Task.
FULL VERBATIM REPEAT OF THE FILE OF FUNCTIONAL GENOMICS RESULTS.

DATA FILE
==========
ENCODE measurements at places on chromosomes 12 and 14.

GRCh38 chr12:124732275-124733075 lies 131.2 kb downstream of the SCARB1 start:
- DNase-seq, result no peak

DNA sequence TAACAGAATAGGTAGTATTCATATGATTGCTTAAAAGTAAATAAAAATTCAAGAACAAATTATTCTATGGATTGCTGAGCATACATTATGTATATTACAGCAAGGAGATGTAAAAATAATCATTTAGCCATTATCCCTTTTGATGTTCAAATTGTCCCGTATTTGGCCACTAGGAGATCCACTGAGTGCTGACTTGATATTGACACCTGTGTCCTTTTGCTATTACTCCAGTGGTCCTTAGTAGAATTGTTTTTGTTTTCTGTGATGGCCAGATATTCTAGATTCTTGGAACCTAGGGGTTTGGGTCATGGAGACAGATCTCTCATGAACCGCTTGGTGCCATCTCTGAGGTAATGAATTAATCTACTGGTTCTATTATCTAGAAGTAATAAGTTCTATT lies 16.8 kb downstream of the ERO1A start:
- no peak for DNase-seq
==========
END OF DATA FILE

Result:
ENCODE measurements at places on chromosomes 12 and 14.

GRCh38 chr12:124732275-124733075 lies 131.2 kb downstream of the SCARB1 start:
- DNase-seq, result no peak

DNA sequence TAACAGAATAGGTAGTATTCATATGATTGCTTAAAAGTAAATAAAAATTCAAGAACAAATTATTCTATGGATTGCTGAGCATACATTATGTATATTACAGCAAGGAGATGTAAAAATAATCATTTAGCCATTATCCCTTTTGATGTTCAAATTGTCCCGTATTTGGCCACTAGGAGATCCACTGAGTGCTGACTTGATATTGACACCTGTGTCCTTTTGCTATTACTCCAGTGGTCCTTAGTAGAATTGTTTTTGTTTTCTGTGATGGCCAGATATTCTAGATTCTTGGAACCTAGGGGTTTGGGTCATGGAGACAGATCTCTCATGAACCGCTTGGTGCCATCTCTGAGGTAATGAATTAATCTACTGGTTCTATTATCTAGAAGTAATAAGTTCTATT lies 16.8 kb downstream of the ERO1A start:
- no peak for DNase-seq